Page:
One example I’ll mention is that one of the most pressing issues today is that of police brutality, and the common liberal response is a demand that the perpetrators of police brutality be processed under law and punished for their actions, but this never exposes how the judicial system serves as a conduit for police violence rather than a remedy, or how the police system still has inertia from its long history involving slavery, racial profiling, and post-abolition manifestations of anti-black violence, which is why this demand for judicial action is seldom fulfilled. It is not that individual actors of police brutality are the simply the issue, but rather the structures that indoctrinate them into a fear of blackness, and the system of policing that deputizes them to carry out that fear with a gun in hand. In short, liberals are too obsessed with band-aid solutions when they could be devoting power to a reform (or destruction) of existing structures. Instead of calling forth a punitive legal measure of individual cops, we can begin to make demands that call to de-militarize the police or bring broader-scale reparations.
Don’t get me wrong, I strongly align with the same goals of liberals, sometimes being a bit more radical than moderate. It is focus and methodology I am most concerned with in my analysis of modern-day liberalism and how it tackles some of the most pressing issues regarding race, gender, class, and many other spheres of oppression in Trump’s America. It is liberal obsession with exposing oppression, rather than oppressors, but do not confuse this statement as an either/or. I believe that exposing oppression can often become the precursor to tracing the oppressors, but we must not stop so soon at the former step.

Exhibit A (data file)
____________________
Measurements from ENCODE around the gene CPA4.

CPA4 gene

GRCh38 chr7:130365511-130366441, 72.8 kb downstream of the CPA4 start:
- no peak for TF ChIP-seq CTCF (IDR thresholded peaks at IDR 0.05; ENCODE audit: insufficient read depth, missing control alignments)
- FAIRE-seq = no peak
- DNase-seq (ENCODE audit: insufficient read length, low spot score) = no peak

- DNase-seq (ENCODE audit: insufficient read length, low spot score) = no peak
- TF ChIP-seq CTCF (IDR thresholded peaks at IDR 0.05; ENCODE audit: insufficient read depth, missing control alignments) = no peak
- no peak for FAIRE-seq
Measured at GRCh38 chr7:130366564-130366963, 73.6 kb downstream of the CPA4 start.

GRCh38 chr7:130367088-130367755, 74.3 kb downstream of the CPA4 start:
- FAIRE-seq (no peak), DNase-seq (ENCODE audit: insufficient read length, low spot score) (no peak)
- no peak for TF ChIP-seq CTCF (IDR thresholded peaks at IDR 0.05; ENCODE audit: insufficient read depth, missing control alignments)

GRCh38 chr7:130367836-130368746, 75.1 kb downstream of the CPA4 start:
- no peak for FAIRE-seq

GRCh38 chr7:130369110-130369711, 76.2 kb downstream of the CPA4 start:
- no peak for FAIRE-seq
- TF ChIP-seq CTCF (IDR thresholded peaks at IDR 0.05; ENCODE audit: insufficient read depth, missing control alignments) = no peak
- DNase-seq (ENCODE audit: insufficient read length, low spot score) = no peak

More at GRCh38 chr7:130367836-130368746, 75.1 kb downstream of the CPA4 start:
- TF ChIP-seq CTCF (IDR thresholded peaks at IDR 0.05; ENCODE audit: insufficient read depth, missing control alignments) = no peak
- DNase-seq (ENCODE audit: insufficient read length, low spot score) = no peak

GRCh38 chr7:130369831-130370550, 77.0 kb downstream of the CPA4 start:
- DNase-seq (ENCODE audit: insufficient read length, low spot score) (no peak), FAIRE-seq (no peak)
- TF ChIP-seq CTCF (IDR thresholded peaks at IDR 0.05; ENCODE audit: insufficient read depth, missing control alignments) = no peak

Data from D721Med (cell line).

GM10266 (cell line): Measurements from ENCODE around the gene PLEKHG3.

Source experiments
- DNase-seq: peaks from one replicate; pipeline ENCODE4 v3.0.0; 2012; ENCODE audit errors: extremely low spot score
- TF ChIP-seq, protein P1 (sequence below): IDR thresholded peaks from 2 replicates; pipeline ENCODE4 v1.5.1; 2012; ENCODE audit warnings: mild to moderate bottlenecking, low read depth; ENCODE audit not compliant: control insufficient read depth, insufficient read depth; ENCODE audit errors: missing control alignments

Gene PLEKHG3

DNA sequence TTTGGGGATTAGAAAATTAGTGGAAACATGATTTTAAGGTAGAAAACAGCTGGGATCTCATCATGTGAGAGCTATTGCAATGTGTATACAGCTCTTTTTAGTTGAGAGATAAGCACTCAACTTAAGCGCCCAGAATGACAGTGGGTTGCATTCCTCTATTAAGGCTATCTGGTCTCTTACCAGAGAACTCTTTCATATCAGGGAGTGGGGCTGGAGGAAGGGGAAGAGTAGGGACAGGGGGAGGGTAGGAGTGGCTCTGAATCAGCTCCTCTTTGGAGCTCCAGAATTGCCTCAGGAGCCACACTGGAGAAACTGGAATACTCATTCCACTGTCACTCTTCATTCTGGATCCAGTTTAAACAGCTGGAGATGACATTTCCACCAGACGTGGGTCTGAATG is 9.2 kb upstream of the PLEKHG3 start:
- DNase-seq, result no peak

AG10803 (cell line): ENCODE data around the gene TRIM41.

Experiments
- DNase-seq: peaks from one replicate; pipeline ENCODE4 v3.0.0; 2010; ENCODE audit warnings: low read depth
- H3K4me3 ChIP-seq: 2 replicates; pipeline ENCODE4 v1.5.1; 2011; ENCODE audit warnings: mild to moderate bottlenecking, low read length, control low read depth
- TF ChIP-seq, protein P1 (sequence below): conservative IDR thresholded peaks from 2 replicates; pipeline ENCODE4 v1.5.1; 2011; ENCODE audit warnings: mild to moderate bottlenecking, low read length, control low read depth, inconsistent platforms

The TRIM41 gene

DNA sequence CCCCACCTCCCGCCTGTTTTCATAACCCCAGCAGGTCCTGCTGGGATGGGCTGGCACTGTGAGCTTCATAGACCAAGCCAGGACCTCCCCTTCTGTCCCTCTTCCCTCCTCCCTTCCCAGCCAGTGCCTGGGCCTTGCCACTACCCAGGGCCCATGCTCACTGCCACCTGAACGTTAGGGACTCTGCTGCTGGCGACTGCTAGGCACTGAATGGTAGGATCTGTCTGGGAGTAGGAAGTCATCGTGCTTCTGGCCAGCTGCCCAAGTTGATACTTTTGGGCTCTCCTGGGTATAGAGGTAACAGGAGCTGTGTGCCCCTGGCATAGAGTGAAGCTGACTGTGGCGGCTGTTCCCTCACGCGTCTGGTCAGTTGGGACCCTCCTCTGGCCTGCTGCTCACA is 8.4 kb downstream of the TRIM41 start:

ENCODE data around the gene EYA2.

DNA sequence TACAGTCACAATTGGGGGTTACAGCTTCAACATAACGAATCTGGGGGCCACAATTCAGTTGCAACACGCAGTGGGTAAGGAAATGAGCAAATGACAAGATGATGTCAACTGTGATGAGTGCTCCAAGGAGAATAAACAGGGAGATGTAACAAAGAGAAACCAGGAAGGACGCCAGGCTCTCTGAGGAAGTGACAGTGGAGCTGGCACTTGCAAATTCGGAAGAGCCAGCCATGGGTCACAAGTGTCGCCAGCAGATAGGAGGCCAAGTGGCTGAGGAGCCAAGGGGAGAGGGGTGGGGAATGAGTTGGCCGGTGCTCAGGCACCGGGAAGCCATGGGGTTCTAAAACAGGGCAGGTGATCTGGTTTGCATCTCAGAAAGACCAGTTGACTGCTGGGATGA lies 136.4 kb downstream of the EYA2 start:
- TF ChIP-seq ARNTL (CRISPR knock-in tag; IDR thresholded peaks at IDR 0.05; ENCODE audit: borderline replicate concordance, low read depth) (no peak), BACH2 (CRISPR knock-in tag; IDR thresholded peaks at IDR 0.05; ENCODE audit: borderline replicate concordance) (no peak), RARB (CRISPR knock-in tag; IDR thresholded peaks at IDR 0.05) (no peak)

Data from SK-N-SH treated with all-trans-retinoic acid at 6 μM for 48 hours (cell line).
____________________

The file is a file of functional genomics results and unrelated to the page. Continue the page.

What we need is to expose broader systems of power and how they interact to create many of the issues of oppression today, rather than reducing our focus to individual actors and individual victims. Though I find it is very important to help victims, what must be done is a supplementary redirection towards interrogating the systems of power that creates victims, analyzing them from multiple perspectives of both the marginalized and privileged to deconstruct them within various facets of society. This is much easier said than done, but it is important we start educating one another on where the issues we fight for come from. We need to have discussions that build consciousness and focus on the bigger picture and begin to read and write demands that function within the broader scheme of things.
The liberal obsession with documenting pain and reprimanding individual perpetrators or laws will not grant us the liberty and justice we demand, we must fight for it against the source of oppressive rhetoric that informs these perpetrators and laws in the first place. We need to get more political than we are now, finding solutions by expunging hate from its origin, rather than its manifestations. That may be difficult with how deep-seated America’s promotion of self-interest over reparations, liberty, and justice, as well as America’s history that damns marginalized people to unethical treatment is, but with a deeper analysis of said history and self-interest can we begin to establish a framework for a more just society and make the right demands for our people.